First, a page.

Tick bites can cause a number of infections and diseases. In recent years, doctors and patients alike have noted an increase in allergic reactions to red meat as a result of tick bites. Primarily caused by the Lone Star tick of the U.S. southeast region, allergists say that the range of the tick is expanding. Recent tick bites that have resulted in red meat allergies have occurred in the northeastern United States. Many doctors hypothesize that the Lone Star tick causes red meat allergies through injecting humans with alpha gal when they bite, a sugar produced in the bodies of animals. When a human is exposed to alpha gal, the immune system becomes triggered to produce antibodies that fight against the presence of this sugar, which explains the allergic reaction to red meat and dairy products.
Symptoms of an allergic reaction of this type often include hives, trouble breathing and/or swallowing, stomachaches, diarrhea, and other gastrointestinal issues. Sometimes, the symptoms can present serious concerns and major lifestyle disruptions. If you have any of these symptoms after consuming red meat or dairy, see a specialist. Allergists can perform blood tests for alpha gal if you suspect you have been exposed. For many, allergic symptoms of this type can relax over time, and some patients have been able to eat red meat again following exposure. Doctors say that decreasing exposure to the Lone Star tick will help prevent sudden allergic symptoms and enable many patients to consume red meat and dairy again safely. However, most people must avoid infection in order for symptoms in current patients to wane in this way.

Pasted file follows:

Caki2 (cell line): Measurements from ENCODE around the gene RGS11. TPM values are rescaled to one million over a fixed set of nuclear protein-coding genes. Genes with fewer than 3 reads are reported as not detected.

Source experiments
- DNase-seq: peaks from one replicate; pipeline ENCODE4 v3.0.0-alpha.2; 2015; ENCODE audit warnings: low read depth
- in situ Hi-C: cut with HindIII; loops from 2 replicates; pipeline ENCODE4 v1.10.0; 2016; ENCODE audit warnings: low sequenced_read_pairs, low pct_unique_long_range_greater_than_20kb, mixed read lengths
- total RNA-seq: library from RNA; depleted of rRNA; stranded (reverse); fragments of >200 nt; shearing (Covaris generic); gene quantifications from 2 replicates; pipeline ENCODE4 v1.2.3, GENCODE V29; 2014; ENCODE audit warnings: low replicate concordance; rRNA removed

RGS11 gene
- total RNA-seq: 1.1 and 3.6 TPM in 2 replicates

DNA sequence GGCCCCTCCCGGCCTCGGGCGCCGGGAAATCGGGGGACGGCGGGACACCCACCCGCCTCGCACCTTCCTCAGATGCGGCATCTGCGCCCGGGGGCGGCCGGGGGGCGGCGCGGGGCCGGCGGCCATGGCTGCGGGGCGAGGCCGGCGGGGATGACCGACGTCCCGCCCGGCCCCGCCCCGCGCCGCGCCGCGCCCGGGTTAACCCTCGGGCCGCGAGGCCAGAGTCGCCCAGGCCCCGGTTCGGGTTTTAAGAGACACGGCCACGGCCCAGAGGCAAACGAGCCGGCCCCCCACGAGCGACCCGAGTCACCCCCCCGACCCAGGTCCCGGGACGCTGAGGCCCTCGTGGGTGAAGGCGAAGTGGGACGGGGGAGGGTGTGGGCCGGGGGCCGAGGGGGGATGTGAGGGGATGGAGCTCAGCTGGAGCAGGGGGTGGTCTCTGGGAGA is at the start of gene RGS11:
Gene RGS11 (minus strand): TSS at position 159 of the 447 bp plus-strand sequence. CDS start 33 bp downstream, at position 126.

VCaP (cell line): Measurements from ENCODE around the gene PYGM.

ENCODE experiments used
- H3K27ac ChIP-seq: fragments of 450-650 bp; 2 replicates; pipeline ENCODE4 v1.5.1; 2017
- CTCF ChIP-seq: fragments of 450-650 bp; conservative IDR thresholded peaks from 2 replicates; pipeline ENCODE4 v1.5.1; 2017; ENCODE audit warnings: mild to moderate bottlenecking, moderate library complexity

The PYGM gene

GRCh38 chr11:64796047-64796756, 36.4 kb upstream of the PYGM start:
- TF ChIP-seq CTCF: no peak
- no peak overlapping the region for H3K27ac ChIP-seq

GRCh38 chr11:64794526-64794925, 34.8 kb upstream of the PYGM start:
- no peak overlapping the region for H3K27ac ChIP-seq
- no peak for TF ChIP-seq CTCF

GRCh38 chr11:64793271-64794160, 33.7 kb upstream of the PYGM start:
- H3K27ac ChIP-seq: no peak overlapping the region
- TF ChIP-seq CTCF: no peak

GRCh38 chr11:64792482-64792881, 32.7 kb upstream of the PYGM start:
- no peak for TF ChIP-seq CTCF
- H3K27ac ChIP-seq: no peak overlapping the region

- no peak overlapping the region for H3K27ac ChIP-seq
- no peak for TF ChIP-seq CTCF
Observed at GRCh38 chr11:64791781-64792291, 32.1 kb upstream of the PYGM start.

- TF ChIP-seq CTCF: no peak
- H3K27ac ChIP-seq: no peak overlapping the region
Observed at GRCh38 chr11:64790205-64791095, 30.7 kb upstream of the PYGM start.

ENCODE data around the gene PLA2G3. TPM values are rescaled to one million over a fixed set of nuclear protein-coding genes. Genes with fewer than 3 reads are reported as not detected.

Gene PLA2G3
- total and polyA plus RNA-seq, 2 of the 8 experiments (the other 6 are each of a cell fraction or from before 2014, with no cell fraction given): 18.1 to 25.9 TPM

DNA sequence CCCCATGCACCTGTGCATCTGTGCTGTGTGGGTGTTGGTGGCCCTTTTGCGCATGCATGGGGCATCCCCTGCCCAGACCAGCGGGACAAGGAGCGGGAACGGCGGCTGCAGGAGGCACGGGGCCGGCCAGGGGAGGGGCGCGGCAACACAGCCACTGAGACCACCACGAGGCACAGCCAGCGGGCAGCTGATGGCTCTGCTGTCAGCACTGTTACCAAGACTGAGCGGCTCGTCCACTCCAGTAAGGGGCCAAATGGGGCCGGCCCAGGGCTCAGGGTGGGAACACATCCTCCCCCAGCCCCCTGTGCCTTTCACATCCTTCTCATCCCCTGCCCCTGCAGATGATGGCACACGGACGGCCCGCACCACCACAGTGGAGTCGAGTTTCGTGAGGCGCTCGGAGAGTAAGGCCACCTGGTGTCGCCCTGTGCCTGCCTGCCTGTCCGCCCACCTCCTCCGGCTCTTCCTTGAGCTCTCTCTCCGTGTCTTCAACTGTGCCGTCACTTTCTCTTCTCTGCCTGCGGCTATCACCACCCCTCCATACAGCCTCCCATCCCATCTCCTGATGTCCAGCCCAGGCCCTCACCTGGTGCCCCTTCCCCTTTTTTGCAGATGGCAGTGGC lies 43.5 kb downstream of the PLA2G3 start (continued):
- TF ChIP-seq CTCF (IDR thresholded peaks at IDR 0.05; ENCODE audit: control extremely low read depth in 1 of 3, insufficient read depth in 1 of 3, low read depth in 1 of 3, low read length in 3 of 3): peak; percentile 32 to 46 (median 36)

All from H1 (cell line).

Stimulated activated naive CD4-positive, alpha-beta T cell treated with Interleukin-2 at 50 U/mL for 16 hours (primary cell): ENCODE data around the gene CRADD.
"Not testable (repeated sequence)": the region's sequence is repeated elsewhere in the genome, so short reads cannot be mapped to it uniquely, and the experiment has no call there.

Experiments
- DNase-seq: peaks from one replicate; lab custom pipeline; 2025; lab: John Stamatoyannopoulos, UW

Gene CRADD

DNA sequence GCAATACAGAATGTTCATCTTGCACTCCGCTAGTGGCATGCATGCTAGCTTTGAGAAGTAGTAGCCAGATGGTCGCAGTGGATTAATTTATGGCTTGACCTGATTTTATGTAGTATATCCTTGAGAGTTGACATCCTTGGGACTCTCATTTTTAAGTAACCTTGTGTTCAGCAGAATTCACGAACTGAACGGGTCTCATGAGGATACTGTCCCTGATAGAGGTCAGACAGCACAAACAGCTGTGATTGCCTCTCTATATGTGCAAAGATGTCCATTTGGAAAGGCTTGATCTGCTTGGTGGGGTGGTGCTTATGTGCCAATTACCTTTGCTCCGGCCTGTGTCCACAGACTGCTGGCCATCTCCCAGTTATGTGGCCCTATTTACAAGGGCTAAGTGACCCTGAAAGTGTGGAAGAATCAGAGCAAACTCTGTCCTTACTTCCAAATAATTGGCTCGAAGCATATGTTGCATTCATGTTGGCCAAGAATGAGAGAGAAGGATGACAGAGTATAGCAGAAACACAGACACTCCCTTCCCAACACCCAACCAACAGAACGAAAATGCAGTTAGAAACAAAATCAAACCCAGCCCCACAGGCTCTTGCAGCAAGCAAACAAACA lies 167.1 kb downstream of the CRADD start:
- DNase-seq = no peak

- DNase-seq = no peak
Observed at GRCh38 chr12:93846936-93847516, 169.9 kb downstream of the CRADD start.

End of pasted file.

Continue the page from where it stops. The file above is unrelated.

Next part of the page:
As always, prevention is the best remedy. When outdoors in the southeast and other potentially tick-infested areas, wear long sleeves and pants, use bug spray, and avoid brushing up against tall grasses and bushy foliage. When returning from outdoor excursions, check the body for ticks, which tend to burrow in warm, moist parts of the body such as the armpits and groin. Preventing tick bites to begin with is the easiest way to avoid potential allergic reactions to alpha gal.